Re: Keep auto-periodic fsck's enabled on ext3 partitions?
Thanks for weighing in with your opinion, which was basically what I
was planning to do anyways unless I heard otherwise. We don't run
cutting-edge kernels, only upgrading for important bug or security
patches. Combined with nightly backups of customer data, I think we'll
be pretty safe disabling auto-fscks (knock on wood).
Aktiom Networks LLC
Linux Virtual Private Servers for Professionals
On Jan 6, 2005, at 4:48 AM, Wouter Verhelst wrote:
On Thu, Jan 06, 2005 at 01:26:02AM -0700, Glenn Oppegard wrote:
We have production machines that have ext3 partitions bigger than
100GB. On our last kernel upgrade, we were surprised to see the
machines do an fsck on all partitions even though they were unmounted
Upon further investigation we found the tune2fs options that force
fscks of partitions after a certain number of mounts, or after a
certain period of time since the last fsck (6 months in our case). My
question is, is it detrimental to disable these auto-checks and not
If you always upgrade to the latest kernel when it's out, it's probably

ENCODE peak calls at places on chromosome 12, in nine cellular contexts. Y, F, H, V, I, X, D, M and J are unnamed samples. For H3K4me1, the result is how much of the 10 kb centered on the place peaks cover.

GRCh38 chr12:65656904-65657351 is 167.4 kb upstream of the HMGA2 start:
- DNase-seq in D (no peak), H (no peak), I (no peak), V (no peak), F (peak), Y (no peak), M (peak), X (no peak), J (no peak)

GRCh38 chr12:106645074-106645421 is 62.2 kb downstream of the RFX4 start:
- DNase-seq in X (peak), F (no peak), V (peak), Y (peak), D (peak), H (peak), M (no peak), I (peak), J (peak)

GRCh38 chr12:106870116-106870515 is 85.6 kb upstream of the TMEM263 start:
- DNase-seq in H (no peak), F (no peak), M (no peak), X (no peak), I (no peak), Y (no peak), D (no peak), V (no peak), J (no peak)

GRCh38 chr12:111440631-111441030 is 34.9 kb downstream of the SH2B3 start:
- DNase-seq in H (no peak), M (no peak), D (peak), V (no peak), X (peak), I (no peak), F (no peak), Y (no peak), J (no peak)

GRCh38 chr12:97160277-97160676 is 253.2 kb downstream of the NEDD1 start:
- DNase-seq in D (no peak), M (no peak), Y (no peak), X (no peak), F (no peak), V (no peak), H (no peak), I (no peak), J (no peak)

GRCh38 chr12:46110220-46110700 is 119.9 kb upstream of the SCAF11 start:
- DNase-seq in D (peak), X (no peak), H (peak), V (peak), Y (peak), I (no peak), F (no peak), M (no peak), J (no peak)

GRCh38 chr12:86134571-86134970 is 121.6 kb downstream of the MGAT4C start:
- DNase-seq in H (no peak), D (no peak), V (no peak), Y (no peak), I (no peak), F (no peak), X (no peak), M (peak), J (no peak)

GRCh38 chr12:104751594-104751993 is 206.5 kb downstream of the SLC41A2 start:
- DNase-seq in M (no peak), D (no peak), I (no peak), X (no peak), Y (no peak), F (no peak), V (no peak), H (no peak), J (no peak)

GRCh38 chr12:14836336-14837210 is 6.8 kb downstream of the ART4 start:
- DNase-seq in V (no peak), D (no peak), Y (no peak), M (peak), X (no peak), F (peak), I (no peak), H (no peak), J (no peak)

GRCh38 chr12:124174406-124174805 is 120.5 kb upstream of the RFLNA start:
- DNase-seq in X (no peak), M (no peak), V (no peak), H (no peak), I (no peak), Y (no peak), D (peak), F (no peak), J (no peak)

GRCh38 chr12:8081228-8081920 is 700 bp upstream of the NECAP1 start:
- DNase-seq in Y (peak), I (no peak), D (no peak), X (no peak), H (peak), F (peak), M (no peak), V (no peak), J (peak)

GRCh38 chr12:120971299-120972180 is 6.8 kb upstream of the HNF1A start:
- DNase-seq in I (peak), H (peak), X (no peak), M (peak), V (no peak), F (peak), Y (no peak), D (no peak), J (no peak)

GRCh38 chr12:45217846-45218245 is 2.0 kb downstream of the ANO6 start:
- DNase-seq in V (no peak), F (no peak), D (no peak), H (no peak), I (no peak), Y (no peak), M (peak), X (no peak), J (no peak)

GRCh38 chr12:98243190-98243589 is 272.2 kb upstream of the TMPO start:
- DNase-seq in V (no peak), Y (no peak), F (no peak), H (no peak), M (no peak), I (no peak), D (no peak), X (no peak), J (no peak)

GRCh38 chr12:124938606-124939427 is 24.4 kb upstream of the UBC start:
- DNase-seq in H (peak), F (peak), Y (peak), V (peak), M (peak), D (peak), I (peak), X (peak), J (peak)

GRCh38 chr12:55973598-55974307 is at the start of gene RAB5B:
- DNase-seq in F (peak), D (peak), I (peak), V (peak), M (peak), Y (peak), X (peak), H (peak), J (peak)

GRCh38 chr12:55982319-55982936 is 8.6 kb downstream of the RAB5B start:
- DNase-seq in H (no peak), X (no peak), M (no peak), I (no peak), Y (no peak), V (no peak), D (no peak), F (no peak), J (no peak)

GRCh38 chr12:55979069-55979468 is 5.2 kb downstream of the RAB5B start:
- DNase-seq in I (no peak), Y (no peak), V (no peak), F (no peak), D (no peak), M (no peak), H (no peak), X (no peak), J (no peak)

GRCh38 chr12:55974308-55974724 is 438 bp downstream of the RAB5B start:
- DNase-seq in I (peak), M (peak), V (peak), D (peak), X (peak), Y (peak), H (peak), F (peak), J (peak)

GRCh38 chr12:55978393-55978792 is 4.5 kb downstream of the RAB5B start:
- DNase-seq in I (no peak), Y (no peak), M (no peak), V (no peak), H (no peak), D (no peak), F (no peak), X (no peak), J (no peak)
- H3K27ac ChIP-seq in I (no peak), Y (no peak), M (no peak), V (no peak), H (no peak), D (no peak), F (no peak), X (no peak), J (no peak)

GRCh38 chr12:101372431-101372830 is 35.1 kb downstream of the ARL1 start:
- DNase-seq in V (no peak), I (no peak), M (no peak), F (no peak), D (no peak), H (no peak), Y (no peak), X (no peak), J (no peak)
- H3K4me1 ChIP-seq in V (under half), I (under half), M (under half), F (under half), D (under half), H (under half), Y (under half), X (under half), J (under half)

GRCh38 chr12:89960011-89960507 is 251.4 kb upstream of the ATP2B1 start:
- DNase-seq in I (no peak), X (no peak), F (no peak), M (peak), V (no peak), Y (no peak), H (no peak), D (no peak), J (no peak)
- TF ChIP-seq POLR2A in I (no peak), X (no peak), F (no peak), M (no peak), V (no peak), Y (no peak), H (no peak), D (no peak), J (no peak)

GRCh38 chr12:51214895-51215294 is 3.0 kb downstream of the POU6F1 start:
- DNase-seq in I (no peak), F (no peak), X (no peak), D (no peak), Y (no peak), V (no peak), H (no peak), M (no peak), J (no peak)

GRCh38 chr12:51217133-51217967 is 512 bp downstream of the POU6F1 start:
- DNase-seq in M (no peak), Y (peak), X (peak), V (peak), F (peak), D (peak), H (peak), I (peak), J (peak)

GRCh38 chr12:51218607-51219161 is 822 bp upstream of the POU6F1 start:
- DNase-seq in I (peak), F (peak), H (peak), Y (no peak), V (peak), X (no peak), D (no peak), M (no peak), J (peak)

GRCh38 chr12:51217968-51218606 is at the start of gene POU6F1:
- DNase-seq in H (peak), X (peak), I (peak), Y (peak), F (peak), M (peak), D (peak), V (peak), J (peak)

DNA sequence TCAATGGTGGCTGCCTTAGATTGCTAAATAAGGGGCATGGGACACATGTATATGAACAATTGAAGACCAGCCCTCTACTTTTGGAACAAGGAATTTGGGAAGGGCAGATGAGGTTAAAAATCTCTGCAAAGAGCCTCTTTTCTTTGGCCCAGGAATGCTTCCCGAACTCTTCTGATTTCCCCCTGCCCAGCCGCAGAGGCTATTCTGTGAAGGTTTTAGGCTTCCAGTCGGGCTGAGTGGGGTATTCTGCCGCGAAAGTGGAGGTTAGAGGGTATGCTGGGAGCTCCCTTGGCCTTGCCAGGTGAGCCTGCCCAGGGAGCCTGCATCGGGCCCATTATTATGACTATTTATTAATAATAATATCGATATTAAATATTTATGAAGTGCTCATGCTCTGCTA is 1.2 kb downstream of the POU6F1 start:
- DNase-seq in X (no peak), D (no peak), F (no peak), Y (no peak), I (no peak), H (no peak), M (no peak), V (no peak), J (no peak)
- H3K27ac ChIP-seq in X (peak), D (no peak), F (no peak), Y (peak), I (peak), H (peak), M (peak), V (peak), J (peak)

a good idea to leave it on; otherwise, and as long as you don't
experience problems, I suggest to switch it off.
The man page for tune2fs says it's not wise...
That is mostly relevant for systems that don't take regular backups. If
you do (and for the sake of your customers, I hope that is the case),
the extra precaution isn't really necessary, and probably a bad idea if
the cost involved (in terms of downtime) is too high.
The idea of the fsck is so that you would notice if anything out of the
ordinary is going on in the kernel. If you are, however, running the
same kernel all the time, either nothing will happen (and the fsck's
superfluous), or your kernel is broken and you'll be fucked anyway (and
the fsck's won't help you).
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